One unit of service for a child or adolescent TCM is any service provided on any given date of service where the contact is a minimum of 15 minutes of face-to-face contact with the participant, the minor’s parent/guardian, or contacts with stakeholders and service providers on behalf of the participant. The level of TCM services is based on the severity of the participant's mental illness (Please see Section 7.20 for more information).

**Child and adolescent, Level I (General) TCM has maximum of 12 units of service per month.  A minimum of two units of face-to-face contacts with the participant are required. 

**Child and adolescent Level II (Moderate) TCM services have a maximum of 30 units per month and a minimum of four units of face-to-face contact with the participant. 

**Child and adolescent Level III (Intensive) TCM services have a maximum of 60 units per month. A minimum of six units of face-to-face contact with the participant are required.

For child and adolescent Level I and Level II TCM services, four additional units of service above and beyond the monthly maximum may be billed during the first month of service to the participant and every six months thereafter to allow for comprehensive assessment and reassessment of the participant.

A unit of service for telephonic contact for a child and adolescent TCM participant may not be reimbursed unless the provider has delivered at least eight minutes of service.



REIMBURSEMENT POLICY Mental Health-Targeted Case Management Services


Mental  Health-Targeted Case Management  (MH-TCM) services help adults with a serious and persistent mental  illness (SPMI) and children with a severe emotional disturbance (SED) gain access to needed medical, social, educational, vocational, financial and other necessary services as they relate to the recipient’s   mental  health needs. Coverage is a health plan responsi  bility  for Blue Plus® Minnesota Health Care Program (MHCP) groups.

Policy Statement

MH-TCM services are eligible for Minnesota Health Care Programs (MHCP) subscribers.  

Billing

MH-TCM is   a professional service billed on an 837P cl  aim fo rmat. When billing for MH-TCM,  submit the contracting provider NPI number cu  rrently on file with Blue Plus®. In addition, an individual rendering NPI number is   required when a county contracts   providers to do this   and they bill under a Behavioral Health Clin ic, and individual NPI number is   required on the claim. Without an individual NPI,   cl  aims rej ect as needing one. When a county bills   through a Soci  al Service Agency  , an individual NPI in not needed.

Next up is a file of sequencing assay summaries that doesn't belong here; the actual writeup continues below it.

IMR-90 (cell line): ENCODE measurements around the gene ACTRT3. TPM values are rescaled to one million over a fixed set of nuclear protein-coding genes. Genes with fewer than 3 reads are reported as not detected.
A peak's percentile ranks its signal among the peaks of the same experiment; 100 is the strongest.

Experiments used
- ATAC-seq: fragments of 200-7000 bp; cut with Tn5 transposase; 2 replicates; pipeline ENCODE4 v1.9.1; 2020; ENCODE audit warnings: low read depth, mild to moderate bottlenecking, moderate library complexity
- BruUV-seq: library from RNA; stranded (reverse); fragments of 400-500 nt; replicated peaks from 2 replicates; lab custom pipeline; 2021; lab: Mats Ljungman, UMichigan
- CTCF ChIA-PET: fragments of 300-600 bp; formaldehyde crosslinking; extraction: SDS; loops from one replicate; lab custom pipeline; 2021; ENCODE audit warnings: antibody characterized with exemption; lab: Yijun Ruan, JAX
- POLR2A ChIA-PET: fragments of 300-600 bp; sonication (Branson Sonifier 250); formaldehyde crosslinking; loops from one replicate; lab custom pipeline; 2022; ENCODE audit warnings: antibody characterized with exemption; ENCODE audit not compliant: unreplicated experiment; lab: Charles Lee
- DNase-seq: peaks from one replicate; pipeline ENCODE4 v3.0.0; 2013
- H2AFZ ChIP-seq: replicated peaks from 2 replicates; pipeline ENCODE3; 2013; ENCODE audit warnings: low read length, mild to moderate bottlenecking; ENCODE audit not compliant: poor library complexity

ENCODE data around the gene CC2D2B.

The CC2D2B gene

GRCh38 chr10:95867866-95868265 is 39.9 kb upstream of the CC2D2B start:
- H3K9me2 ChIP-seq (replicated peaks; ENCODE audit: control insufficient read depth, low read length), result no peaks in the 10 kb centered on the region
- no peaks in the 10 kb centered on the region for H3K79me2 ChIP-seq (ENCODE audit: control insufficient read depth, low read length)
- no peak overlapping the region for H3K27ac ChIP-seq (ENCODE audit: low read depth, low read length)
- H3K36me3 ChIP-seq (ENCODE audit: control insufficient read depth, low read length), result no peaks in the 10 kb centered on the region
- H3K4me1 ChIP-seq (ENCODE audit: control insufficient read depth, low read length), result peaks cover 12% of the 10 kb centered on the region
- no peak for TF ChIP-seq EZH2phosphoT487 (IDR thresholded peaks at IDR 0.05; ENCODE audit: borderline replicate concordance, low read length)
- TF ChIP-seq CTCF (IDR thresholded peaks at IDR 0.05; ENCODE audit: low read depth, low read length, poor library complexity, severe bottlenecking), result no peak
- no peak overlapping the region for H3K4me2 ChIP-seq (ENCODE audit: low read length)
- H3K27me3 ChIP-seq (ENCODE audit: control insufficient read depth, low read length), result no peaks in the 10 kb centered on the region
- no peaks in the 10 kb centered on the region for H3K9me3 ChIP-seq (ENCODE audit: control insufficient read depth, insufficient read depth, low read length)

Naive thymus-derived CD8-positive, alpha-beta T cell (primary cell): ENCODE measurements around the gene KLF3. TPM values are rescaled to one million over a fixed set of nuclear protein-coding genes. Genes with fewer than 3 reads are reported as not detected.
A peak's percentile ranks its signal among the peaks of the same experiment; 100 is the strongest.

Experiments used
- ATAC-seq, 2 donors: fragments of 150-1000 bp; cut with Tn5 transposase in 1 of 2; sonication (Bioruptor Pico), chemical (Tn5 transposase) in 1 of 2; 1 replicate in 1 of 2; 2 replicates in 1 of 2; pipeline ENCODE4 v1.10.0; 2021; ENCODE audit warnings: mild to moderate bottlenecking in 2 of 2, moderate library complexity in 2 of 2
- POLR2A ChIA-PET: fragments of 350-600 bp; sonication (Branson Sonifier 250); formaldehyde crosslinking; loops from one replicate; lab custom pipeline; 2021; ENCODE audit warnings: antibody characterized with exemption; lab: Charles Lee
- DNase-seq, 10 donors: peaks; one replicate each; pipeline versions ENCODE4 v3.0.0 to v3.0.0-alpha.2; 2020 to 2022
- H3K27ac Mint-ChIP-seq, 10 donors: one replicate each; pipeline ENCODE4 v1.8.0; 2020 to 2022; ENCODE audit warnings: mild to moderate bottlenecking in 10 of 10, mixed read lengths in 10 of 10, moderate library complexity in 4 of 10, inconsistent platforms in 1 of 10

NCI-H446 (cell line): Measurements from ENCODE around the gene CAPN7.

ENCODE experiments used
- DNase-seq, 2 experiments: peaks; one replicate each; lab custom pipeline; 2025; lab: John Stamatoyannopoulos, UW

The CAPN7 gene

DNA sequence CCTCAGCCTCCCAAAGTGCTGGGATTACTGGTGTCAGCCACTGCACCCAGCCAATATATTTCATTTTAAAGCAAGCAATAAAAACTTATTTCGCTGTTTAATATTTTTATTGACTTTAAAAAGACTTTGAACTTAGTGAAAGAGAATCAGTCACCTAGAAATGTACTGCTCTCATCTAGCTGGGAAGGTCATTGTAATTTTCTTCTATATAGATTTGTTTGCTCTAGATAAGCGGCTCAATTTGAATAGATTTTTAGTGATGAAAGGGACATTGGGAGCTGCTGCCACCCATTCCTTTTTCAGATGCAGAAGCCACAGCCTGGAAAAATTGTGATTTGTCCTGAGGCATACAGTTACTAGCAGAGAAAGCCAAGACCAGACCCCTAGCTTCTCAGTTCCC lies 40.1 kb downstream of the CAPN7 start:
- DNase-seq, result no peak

Codes Modifiers Brief Description  Service Limitation

T1017 for HIS/638 and FQHC billing only     HE, HA   Face-to-face encounter (child under age 18 years)       1 unit per encounter

T1017 for HIS/638 and FQHC billing only      HE      Face-to-face encounter (age 18 or older)      1 unit per encounter


CLAIMS PROCESS

**Providers should not submit claims unless the service has been authorized by Beacon 

**Claims should be submitted on a CMS 1500 form.  

**Case management assessment (CPT Code H0031) does not require pre-authorization for adults.  

**Adult TCM is billed as a per day rate (CPT code T1016) **Child and adolescent TCM is billed per unit (CPT code T1017).

**Claims must specify ICD-10 codes, not DSM 5 codes. **Claims for unauthorized services will be denied.


Perinatal Care Coordination

Perinatal care coordination is the process of planning and coordinating care and services to meet individual needs and maximize access to necessary medical, psychosocial, nutritional, educational and other services for the pregnant woman.

Perinatal Care Coordination Service Providers must be a licensed provider in Utah and one of the following qualified providers: 

**  Registered Nurse 
**  Certified Nurse-Midwife  
**  Certified Nurse Practitioner  
**  Social Service Worker 
**  Certified Social Worker 
**  Licensed Practical Nurse who works under the supervision of a registered nurse and has additional training and experience to be a perinatal care coordinator
**  Health Educator must have either a Bachelor’s degree in health education with a minimum of three years’ experience, at least one of which must be in a medical setting, a Master’s degree with a minimum of one year of experience working in a medical setting or with pregnant women, or a Bachelor’s degree and a certificate showing completion of a certification examination in health education.

The service is reported using HCPCS T1017 Targeted Case Management, each 15 minutes.  Limited to four (4) units in a 30-day period.